When the State fails those who could not fail | Opinion

While I was a deputy, one of the realities that most impressed me was that of family care. As I studied the subject and visited institutions, it was with a deep sense of injustice that I saw the unacceptable denial of a family by the State to thousands of children.

This is a serious and perverse reality, if we consider that at stake are especially vulnerable children, for whom life has failed and for whom the State could not fail. But it fails. It failed then and continues to do so today.

Despite the need for the State to privilege family care, to the detriment of residential care, inscribed in the law since 2015, Portugal continues to do exactly the opposite. Institutionalization continues to be the rule: of the total number of children and young people in foster care in 2021, 96.5% were in residential care and 3.5% in foster care.

There are several reasons for giving priority to foster care. Firstly, due to the positive impacts it has on the level of affective bonding, due to the importance it has in performance at school, ideas that are easily summarized in a sentence that everyone will understand: every child should have the right to a family. The desirable thing was that they could continue in their natural context of life, but if this was not the case, the guarantee of a family environment became the responsibility of the State. Failed as you can see.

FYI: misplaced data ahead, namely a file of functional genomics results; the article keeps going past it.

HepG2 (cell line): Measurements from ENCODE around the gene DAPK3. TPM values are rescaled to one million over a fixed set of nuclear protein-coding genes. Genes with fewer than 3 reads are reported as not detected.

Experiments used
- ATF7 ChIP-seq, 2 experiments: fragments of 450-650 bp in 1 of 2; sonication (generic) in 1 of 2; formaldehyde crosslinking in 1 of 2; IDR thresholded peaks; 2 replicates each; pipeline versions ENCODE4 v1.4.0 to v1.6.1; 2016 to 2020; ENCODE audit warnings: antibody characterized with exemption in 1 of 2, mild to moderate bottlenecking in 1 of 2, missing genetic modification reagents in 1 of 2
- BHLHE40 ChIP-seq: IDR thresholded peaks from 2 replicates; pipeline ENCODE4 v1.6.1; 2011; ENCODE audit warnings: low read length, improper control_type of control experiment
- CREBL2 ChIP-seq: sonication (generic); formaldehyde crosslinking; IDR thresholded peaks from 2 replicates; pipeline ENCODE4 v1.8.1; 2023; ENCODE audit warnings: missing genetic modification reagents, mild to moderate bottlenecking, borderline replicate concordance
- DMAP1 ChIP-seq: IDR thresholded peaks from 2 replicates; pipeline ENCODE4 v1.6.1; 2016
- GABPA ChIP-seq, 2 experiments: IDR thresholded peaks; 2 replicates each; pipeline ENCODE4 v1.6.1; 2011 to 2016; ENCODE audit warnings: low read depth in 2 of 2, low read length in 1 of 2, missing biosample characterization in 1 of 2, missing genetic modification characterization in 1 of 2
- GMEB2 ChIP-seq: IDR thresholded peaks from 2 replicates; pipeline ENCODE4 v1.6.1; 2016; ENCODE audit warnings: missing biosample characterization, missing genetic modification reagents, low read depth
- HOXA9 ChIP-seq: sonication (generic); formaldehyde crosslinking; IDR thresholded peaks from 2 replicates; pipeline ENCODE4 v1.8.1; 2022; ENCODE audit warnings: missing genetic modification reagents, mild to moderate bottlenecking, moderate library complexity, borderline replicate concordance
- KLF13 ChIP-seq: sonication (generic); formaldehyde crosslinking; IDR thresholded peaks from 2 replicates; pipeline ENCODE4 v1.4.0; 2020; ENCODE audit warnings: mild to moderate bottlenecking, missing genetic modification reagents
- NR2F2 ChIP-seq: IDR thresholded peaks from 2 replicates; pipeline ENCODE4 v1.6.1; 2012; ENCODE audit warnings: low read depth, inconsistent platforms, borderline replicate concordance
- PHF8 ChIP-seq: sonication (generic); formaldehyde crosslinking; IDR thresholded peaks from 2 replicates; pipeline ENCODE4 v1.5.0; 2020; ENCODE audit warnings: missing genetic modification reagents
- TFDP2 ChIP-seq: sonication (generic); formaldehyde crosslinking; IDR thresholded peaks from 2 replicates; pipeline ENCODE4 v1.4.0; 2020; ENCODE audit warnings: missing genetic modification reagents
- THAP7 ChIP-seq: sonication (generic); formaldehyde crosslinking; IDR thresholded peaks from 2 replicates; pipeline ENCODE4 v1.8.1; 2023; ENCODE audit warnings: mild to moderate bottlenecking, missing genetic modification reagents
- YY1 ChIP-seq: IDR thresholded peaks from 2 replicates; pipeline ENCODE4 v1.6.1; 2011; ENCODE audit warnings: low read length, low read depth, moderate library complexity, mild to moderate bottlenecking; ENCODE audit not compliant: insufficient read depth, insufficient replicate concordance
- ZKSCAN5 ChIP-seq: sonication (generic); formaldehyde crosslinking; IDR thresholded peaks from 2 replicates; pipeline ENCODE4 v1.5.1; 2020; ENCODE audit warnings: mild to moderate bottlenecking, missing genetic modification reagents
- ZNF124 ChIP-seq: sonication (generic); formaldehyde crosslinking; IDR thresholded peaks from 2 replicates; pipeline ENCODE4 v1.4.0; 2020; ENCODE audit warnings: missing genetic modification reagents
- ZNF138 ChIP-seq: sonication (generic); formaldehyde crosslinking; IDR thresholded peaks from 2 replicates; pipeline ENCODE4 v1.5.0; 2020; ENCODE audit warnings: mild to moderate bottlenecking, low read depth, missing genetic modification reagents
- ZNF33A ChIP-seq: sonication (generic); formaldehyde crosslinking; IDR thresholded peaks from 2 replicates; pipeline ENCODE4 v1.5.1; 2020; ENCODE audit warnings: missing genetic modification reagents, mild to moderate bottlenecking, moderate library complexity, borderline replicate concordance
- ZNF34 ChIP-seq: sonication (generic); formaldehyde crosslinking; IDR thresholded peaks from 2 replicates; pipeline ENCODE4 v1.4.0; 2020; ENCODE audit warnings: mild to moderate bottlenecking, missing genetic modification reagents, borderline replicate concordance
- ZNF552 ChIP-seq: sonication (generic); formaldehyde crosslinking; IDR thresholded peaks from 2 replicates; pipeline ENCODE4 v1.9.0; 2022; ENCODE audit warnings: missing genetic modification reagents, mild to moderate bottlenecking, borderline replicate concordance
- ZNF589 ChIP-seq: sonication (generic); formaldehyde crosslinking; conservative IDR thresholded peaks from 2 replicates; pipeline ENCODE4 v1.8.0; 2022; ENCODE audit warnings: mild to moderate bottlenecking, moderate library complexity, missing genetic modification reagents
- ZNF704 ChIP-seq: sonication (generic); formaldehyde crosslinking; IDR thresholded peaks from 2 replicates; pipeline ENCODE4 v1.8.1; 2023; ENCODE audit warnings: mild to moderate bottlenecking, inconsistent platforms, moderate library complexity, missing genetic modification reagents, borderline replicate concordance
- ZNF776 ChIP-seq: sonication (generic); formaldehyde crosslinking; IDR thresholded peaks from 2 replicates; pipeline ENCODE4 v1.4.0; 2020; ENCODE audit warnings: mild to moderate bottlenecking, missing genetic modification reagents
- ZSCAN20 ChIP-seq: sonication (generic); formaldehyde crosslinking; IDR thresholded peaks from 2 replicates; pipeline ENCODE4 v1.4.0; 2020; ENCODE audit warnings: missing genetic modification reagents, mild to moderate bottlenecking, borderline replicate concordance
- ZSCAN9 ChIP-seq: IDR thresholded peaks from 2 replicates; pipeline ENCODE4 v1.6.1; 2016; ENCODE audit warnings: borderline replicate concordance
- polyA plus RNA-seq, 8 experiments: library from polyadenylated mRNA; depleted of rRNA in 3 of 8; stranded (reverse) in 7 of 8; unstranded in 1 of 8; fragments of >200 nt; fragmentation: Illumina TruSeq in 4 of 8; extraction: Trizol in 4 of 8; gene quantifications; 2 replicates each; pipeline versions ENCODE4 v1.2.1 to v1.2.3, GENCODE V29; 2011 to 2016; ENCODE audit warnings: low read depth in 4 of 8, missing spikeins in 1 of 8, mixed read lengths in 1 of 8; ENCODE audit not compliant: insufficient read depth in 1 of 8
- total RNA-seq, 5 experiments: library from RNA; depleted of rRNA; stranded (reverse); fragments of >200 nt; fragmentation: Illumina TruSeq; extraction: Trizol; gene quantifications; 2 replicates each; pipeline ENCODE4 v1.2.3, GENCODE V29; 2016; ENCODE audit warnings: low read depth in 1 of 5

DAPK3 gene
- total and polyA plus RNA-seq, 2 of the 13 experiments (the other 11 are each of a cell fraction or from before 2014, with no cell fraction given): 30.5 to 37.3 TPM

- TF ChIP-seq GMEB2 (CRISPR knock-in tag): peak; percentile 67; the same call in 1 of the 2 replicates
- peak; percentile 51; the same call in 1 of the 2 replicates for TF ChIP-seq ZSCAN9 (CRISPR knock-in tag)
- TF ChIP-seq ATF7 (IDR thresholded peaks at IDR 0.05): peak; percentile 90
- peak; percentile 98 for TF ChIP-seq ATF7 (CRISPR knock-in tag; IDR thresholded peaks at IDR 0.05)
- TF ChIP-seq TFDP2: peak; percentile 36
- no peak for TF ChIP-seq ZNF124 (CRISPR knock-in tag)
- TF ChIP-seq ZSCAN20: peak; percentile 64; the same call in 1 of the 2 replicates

As a result of the importance and sensitivity of the issue, there were several legislative changes carried out by the Assembly of the Republic to seek to promote family care. In terms of taxation, in terms of justifying absences to assist these children, as well as the financial reinforcement that is far from paying the amount that is given from the heart to those who, due to the vicissitudes of life, were deprived of growing up with their family, there were several amendments to the law to promote this regime.

It is, also for this reason, disturbing to look at the most recent data that show that only one in every 13 children, between 0 and 6 years old, is in foster care. In the whole country, there are only 224, in a total of more than six thousand children. Is the State duly promoting this measure, sensitizing potential interested families? Are spaces being favored so that Family Support and Parental Counseling Centers or Local Contracts for Social Development participate more consistently in intervention at the level of foster care? Why not replicate the good example that has been set by Santa Casa da Misericórdia de Lisboa in this matter?

There are, in fact, countless questions that must be asked by those responsible for protecting this sensitive area. But more than responding to each one of them, it would be important to respond to the needs of these children. As? Making foster care a priority, guaranteeing these children a family.

The author writes according to the Orthographic Agreement of 1990

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